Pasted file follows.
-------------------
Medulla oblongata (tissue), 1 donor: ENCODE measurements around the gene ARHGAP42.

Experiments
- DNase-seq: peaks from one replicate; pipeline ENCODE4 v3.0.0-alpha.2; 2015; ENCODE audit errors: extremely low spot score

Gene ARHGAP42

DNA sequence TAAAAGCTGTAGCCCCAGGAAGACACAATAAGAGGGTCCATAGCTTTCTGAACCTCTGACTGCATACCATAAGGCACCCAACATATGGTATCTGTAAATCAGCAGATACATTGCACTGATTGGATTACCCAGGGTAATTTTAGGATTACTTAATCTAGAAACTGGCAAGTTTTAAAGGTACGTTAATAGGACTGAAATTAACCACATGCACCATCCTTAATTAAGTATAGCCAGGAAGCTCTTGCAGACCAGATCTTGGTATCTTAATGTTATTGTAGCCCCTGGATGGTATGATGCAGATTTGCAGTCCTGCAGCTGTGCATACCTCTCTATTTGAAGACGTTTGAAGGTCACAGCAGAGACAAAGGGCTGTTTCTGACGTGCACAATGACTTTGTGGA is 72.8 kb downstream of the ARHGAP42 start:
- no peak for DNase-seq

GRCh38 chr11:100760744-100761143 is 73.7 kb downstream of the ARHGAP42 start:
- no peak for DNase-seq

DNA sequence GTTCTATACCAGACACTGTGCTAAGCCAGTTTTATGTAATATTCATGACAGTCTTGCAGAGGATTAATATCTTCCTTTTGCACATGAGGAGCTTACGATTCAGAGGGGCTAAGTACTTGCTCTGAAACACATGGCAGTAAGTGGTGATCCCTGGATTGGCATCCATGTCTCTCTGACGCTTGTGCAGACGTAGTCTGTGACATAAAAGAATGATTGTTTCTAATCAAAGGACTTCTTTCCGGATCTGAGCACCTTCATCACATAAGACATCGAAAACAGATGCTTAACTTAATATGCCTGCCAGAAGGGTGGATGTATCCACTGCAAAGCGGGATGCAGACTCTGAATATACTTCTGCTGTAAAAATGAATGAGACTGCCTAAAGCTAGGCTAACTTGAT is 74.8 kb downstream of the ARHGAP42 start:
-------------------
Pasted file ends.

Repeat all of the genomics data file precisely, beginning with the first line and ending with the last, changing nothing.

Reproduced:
Medulla oblongata (tissue), 1 donor: ENCODE measurements around the gene ARHGAP42.

Experiments
- DNase-seq: peaks from one replicate; pipeline ENCODE4 v3.0.0-alpha.2; 2015; ENCODE audit errors: extremely low spot score

Gene ARHGAP42

DNA sequence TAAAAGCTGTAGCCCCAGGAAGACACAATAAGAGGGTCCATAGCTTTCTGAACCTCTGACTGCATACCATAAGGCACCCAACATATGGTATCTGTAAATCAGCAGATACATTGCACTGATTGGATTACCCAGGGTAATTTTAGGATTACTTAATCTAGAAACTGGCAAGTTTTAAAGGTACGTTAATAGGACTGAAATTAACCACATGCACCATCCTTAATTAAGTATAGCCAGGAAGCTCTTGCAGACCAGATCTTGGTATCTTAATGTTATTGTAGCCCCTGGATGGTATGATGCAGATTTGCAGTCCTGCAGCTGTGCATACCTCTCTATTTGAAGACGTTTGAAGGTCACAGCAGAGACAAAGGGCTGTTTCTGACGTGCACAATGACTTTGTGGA is 72.8 kb downstream of the ARHGAP42 start:
- no peak for DNase-seq

GRCh38 chr11:100760744-100761143 is 73.7 kb downstream of the ARHGAP42 start:
- no peak for DNase-seq

DNA sequence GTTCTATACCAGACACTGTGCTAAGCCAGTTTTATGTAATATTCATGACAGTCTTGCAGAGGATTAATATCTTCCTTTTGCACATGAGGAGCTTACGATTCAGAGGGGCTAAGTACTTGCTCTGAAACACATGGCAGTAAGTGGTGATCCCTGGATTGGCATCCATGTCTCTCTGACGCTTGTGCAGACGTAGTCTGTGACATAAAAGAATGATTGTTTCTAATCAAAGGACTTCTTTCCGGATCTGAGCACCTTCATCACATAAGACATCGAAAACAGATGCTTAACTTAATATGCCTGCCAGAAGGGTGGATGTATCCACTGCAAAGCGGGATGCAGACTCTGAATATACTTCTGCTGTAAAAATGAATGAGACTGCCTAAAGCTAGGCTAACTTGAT is 74.8 kb downstream of the ARHGAP42 start: